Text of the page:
That kind of encouragement is pure Sweeney. One Kansas City beat writer referred to him as "the nicest guy in professional sports" and compared the Royals first baseman to a hero from an old black-and-white movie.

Sweeney is known for courteously signing autographs, maintaining a heavy load of personal appearances for the Royals and being a genuinely decent person.

The turmoil that surrounded his career prior to the 1999 season caused Sweeney to have a spiritual reawakening. Ask Sweeney about his upbeat personality, and he will point to his renewed faith as the reason.

"Obviously, baseball is very important to me, but my relationship with God is first," he said. Sweeney isn't pushy about his beliefs, but the media has made that part of his personality a bigger story than his on-the-field exploits.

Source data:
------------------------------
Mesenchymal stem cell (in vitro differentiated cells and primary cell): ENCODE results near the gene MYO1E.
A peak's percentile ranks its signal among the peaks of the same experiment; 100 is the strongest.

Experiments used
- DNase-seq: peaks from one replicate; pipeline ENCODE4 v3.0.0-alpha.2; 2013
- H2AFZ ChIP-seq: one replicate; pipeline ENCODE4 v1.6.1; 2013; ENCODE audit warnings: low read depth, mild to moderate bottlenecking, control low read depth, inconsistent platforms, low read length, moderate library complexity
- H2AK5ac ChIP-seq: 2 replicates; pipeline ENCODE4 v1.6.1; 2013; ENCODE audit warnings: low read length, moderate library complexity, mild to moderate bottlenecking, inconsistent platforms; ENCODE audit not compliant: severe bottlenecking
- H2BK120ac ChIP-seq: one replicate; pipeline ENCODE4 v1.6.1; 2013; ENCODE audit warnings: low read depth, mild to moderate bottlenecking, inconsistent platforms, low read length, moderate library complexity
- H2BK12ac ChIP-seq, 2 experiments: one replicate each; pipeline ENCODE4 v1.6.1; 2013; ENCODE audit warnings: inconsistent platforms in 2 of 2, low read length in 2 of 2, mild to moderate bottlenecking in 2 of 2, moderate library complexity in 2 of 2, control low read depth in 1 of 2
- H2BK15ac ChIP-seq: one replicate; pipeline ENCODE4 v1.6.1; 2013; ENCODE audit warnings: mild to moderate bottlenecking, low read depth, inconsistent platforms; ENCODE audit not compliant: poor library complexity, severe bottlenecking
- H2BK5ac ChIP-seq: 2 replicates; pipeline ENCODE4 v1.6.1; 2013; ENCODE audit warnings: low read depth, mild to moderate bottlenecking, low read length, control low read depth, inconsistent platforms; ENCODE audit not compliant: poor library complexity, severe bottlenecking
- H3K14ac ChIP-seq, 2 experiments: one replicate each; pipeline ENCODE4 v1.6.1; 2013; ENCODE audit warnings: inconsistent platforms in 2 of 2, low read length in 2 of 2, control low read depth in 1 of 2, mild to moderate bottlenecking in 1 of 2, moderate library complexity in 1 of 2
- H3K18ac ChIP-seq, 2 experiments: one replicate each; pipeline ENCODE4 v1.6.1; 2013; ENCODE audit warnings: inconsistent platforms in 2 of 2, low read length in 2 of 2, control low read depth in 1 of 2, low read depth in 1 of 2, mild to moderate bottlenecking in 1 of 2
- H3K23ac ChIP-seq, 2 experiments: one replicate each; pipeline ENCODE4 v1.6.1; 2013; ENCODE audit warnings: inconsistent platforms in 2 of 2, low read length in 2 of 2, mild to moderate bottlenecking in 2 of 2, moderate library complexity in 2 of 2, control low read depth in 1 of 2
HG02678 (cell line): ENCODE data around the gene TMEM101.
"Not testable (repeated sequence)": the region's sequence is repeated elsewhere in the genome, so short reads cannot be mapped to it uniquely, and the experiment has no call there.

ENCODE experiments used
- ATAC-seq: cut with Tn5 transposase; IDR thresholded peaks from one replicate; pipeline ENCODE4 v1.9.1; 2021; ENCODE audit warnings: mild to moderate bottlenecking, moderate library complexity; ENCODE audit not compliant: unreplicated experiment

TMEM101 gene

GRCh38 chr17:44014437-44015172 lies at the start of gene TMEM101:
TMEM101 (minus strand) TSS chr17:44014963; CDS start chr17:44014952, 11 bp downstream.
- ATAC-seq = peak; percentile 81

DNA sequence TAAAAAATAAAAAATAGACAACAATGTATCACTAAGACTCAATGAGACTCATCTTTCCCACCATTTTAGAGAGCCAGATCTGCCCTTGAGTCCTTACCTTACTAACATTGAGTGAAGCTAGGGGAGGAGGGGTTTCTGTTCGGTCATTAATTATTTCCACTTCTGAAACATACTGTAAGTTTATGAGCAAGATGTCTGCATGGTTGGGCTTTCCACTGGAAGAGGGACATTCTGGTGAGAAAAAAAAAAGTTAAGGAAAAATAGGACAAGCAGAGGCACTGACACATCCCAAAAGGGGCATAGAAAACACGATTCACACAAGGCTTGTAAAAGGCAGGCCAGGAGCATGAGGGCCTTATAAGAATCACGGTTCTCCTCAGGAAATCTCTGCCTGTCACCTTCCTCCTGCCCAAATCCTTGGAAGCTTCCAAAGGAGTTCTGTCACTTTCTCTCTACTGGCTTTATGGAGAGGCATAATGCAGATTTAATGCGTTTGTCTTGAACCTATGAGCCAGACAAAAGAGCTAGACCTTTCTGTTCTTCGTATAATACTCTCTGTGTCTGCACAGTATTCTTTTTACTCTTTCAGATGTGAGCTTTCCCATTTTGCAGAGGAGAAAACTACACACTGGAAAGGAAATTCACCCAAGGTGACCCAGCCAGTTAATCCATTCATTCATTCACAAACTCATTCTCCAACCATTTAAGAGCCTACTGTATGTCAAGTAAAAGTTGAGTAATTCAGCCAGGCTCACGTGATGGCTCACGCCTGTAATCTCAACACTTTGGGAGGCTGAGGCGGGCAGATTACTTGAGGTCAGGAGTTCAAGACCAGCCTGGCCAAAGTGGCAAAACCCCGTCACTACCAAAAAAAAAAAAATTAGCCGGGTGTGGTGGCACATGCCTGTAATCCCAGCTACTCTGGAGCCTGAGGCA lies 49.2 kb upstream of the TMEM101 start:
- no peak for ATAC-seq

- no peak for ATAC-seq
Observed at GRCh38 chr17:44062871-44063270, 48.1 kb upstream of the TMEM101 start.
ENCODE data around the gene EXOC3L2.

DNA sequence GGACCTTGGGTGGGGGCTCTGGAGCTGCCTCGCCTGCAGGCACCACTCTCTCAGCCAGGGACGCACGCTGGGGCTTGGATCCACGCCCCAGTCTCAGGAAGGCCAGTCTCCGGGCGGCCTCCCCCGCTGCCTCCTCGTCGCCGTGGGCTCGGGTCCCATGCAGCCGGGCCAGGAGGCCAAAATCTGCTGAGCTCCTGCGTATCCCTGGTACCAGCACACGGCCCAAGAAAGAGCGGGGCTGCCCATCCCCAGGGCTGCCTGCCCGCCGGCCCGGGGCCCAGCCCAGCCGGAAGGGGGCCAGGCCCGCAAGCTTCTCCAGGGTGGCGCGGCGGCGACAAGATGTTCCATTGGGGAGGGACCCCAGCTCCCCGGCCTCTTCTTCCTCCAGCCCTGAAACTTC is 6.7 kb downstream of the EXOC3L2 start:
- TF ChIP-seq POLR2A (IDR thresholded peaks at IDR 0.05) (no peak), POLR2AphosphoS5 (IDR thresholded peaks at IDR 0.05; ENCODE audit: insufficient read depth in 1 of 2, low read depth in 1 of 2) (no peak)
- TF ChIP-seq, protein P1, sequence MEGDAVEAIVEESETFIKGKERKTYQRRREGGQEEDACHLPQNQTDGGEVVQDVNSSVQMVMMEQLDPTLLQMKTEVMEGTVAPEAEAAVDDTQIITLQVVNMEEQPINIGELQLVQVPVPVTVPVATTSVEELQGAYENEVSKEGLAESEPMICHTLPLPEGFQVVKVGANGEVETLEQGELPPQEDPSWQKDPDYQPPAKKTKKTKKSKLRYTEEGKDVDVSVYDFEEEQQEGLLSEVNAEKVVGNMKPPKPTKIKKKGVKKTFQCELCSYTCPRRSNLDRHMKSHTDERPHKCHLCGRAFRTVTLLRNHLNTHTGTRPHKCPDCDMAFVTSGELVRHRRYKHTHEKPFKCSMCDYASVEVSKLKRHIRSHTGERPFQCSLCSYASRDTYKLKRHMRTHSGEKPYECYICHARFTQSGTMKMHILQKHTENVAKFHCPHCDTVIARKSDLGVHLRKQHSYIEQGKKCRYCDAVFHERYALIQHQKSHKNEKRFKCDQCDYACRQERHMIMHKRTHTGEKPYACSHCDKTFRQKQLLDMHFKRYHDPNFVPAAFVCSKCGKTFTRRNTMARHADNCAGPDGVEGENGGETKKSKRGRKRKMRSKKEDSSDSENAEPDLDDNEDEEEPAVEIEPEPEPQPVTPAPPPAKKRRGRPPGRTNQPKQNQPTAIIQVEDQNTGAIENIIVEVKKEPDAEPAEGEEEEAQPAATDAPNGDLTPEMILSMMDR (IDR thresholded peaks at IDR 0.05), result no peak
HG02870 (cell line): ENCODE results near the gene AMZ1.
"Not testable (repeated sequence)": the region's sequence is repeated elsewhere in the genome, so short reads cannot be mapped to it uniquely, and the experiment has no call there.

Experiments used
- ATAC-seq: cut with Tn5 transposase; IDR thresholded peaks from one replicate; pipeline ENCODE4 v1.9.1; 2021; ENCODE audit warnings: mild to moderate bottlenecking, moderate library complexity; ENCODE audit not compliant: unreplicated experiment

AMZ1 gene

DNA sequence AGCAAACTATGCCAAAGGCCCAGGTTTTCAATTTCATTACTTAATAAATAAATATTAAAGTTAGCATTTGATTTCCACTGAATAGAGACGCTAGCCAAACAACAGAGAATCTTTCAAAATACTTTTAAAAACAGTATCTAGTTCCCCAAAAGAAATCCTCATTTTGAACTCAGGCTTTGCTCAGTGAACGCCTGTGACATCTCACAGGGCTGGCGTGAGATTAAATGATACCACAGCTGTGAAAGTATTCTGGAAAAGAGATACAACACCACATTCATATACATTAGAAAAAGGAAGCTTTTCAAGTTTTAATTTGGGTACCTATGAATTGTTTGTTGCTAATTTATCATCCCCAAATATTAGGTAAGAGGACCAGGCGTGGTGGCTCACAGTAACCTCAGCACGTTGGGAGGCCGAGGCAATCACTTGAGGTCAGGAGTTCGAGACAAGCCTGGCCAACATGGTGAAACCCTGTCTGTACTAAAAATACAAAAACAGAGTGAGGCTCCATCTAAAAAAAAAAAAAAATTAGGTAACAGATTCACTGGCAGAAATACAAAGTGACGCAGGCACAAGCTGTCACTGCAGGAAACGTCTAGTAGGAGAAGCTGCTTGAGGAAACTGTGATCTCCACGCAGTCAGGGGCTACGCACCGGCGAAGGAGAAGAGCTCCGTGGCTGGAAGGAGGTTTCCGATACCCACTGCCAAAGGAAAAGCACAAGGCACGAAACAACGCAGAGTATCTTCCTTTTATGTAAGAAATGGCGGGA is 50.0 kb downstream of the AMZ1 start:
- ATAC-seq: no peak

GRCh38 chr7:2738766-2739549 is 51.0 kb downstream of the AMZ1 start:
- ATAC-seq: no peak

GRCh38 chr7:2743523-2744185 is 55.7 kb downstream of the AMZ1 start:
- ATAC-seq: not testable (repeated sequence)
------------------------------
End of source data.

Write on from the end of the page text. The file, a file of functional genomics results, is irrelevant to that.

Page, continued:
In some instances, reporters asked Sweeney about which Bible verses he had read the day before. Although he has handled the attention tactfully, Sweeney clearly thinks his beliefs are a normal part of life rather than being something freakish.

Being part of a solid everyday lineup may have something to do with it, but the California native says he is happy to be in Kansas City.

"This is a really nice town," Sweeney said. "Kansas City is a place that most people don't know about, and it's kind of like a hidden little gem. I think Kauffman Stadium is one of the best stadiums for playing baseball."

From part-time catcher to star almost sounds like a sappy story from an old movie. In Mike Sweeney's case, it really happened.